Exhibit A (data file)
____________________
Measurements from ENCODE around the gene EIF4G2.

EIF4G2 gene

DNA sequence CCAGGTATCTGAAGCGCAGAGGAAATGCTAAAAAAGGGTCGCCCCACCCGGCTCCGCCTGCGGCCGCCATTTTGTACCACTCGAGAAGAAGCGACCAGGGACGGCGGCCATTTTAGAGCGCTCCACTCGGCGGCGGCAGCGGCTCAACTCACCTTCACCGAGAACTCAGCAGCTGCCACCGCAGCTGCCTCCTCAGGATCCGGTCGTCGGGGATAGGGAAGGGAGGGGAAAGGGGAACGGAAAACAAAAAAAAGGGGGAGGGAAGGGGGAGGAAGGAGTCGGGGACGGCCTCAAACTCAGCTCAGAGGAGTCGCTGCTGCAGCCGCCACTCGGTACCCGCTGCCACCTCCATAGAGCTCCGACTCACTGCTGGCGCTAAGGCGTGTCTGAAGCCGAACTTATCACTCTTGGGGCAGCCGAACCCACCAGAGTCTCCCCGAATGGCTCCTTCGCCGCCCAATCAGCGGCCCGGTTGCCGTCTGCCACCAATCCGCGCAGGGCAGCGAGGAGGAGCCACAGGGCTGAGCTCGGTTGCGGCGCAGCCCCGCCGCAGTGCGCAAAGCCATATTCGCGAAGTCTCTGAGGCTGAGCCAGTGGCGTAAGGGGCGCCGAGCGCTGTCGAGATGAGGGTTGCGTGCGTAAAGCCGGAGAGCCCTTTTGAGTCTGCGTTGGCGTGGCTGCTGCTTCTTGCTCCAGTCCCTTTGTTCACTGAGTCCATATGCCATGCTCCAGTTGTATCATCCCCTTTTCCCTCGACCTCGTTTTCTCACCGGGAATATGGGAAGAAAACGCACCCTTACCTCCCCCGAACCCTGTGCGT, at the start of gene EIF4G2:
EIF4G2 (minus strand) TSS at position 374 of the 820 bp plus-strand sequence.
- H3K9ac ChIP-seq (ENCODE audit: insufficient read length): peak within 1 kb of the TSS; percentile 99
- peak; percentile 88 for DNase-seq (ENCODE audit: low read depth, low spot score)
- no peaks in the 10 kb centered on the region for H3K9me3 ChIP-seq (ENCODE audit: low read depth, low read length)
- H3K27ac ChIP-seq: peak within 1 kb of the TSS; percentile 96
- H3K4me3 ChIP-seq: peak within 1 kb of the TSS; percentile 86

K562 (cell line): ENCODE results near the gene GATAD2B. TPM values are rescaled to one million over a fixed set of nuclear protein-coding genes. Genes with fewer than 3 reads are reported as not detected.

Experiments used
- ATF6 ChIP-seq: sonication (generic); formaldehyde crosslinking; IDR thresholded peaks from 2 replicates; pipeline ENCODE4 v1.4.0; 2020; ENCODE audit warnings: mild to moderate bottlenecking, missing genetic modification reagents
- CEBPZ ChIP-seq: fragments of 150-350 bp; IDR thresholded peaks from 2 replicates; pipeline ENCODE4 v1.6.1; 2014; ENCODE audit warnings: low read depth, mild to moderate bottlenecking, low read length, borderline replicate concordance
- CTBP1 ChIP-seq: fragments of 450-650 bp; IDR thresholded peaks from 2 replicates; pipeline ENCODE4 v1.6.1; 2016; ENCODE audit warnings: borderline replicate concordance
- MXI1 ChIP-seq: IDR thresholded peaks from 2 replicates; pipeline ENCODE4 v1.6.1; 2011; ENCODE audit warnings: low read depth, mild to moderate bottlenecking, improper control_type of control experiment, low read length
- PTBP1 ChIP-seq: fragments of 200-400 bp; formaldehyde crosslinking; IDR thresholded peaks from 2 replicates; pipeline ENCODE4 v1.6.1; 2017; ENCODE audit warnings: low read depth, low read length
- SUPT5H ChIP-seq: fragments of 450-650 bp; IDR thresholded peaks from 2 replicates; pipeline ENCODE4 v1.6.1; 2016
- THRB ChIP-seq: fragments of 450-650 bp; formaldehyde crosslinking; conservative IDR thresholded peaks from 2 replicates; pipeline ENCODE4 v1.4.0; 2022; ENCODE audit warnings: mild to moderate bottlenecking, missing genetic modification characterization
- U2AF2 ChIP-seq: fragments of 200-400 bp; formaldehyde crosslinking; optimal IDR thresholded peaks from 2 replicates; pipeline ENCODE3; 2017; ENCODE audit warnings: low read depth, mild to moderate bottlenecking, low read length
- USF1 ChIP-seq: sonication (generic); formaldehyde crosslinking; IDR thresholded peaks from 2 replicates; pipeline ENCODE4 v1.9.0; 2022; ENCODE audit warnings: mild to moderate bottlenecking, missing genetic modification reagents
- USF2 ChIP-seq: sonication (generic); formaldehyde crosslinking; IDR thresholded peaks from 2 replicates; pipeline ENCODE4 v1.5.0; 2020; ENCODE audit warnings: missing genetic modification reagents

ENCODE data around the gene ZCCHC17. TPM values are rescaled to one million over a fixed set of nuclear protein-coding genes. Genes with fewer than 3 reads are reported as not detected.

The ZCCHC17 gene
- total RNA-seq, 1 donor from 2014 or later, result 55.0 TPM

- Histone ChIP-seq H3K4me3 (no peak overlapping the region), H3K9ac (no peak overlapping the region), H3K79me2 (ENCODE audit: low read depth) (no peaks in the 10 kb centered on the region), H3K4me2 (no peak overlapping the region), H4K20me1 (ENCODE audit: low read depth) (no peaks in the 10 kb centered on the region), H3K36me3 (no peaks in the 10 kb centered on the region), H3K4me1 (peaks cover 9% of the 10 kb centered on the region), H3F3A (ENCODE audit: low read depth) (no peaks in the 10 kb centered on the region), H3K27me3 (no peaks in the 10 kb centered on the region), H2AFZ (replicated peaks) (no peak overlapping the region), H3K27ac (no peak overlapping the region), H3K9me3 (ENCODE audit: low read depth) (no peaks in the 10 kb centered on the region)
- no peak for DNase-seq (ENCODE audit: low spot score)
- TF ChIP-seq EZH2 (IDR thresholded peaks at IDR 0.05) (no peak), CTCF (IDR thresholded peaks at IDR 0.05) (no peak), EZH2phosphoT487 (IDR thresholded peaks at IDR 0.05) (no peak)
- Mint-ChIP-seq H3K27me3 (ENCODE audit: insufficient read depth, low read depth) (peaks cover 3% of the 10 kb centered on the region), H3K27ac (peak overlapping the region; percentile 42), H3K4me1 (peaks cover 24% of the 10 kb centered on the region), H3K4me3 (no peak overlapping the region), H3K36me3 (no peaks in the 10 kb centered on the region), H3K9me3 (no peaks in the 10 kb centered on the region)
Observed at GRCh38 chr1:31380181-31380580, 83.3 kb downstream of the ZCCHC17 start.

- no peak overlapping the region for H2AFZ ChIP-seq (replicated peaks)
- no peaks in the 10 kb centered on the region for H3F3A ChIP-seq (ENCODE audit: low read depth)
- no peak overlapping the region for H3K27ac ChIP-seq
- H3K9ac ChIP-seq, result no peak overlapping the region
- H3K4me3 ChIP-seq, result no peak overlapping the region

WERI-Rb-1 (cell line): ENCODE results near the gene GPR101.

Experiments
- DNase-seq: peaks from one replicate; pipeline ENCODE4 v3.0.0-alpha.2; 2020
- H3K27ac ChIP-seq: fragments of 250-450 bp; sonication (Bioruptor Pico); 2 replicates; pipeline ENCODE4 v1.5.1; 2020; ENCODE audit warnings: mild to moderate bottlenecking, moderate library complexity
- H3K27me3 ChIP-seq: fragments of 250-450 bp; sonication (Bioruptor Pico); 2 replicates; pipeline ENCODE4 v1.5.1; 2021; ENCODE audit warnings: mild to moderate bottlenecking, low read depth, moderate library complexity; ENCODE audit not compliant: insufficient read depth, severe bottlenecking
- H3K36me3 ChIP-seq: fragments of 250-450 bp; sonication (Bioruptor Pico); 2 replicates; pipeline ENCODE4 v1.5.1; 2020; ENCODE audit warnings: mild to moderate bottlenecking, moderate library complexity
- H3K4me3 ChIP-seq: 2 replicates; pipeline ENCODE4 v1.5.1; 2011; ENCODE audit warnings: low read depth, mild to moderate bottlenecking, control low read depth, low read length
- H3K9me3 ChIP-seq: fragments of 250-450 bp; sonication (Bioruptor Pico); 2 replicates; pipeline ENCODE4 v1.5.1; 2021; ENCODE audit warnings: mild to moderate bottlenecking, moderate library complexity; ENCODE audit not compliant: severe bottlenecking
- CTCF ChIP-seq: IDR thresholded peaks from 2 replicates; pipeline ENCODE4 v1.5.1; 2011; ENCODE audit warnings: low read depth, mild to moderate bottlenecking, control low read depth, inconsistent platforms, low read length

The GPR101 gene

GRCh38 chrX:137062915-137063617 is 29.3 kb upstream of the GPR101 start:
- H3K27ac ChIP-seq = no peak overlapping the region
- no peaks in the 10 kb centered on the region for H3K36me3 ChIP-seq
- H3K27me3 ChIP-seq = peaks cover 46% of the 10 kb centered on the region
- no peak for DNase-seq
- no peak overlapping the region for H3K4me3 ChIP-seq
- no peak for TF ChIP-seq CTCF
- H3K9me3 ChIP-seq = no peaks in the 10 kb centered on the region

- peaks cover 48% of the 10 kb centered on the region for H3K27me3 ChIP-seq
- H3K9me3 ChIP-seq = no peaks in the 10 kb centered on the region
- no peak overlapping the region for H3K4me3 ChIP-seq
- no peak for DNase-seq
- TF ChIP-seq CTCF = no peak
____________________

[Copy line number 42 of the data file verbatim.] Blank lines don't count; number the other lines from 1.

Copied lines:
- H3K9me3 ChIP-seq: fragments of 250-450 bp; sonication (Bioruptor Pico); 2 replicates; pipeline ENCODE4 v1.5.1; 2021; ENCODE audit warnings: mild to moderate bottlenecking, moderate library complexity; ENCODE audit not compliant: severe bottlenecking